Interview with Jim Wilson

  • Transcript
Subjects: Bali bombings anniversary, France–Australia relations, Ukraine–Russia relations, Munich Security Conference, political achievements

Jim Wilson: Now, I want to have a chat with the Foreign Minister, Marise Payne. There's plenty to talk about, but I want to start with something that's certainly close to everyone's hearts here in Australia. This year marks the twentieth anniversary of the tragic bombings of the Sari Club in Kuta in Bali. The bombings killed 202 people, including 88 Australians. Forty-three people from New South Wales lost their lives, six of which was members of the Coogee Dolphins Rugby League team.

Well, today there seems to be a major breakthrough in plans to build a memorial park where the Sari Club once stood. A portion of the land has reportedly been put up for sale and will cost $4.5 million. Now, it might sound like a large sum. It is, but surely the Government can step up here and work with other countries and indeed other benefactors to make this happen. It would mean so much to those impacted and the survivors of that horrific terrorist attack.

And Foreign Minister Marise Payne joins me live on the line this afternoon. Minister, thanks for your time and welcome back to Drive.

Marise Payne: Good afternoon, Jim.

Jim Wilson: Well, this has been in the pipeline for a long time, to build a memorial park on the site of the bombings at the Sari Club. The land was going to cost $15 million, but now we're looking at $4.5 million – far more reasonable, obviously. Will your government commit funds to this very important project?

Marise Payne: Jim, we worked for a long time with the Bali Peace Park Association, which, as you say, had been seeking to purchase the land on which the Sari Club stood, and I know that the 20-year anniversary will be immensely difficult for so many people who lost loved ones or who suffered themselves in the terrible bombings. So, we have been working with the Bali Peace Park Association. That association itself has now formally and legally closed, but I understand an individual has approached the Government with some information in relation to a new proposition. We would need to, obviously, make sure that we have a properly developed proposition and evaluate that to determine whether we could commit funds at all. But they had been part of the previous discussion and I will ask my officials to engage with the individual concerned in relation to this proposition as well.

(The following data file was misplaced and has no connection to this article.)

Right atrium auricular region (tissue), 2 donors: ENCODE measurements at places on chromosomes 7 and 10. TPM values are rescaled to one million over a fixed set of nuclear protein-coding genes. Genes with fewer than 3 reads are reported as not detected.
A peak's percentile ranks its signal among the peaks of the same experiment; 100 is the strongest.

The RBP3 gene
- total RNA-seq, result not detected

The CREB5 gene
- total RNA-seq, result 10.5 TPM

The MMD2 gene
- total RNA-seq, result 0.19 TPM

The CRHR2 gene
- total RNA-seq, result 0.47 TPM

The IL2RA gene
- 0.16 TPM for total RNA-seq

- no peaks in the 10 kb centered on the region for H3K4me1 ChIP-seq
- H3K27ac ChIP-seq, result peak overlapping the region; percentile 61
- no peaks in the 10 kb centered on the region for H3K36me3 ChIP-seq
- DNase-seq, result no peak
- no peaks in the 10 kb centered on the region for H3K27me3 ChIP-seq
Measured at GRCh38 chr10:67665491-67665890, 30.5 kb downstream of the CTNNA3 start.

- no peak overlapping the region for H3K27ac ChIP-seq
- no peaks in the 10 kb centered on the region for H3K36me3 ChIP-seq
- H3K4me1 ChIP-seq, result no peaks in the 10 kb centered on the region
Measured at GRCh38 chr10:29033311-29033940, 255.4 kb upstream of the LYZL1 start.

Jim Wilson: So, you're going through a process, obviously, to make sure that this is a legitimate offer from the landowners, but do you think it could happen in time for the twentieth anniversary in October?

Marise Payne: Jim, I don't want to speculate because I don't think that helps anyone, let alone the people who are still dealing with the aftermath of this horrific event. What I do want to do is make sure that my officials have the information that they need to make a proper and prudent assessment of whether this is viable and what the proposition actually looks like.

Jim Wilson: But generally speaking, the memorial has had bipartisan support, hasn't it?

Marise Payne: It has historically, yes, and I think we have as a Parliament acknowledged the tragedy and the devastating impact of those explosions and those bombings. I think all of us remember where we were when we heard of those events. It's one of those altering sorts of attacks upon Australians, so we never forget.

Jim Wilson: Let's turn our attention now to Ukraine and the escalating tension in Ukraine. Is an attack imminent as far as Russia invading Ukraine?

Marise Payne: Jim, as you will have seen, particularly through the work of the United States, there is enough information that concerns us in relation to the activities of Russia, and that Russian aggression is something which we have strongly urged them to de-escalate and to continue to engage particularly in the diplomatic dialogue that has been underway at the highest levels. And I hope that the work that the United States and many others have done is able to dissuade Russia from taking any unilateral actions in relation to the sovereignty and the territory of the Ukraine.

So, from the clear concerns that we have, as you know, we have told Australians in Ukraine to leave Ukraine and that has been a message that we have been sending for some time now. And we have now temporarily moved our diplomatic operations to Lviv, which is in the west of Ukraine, with a number of our counterparts who have done the same.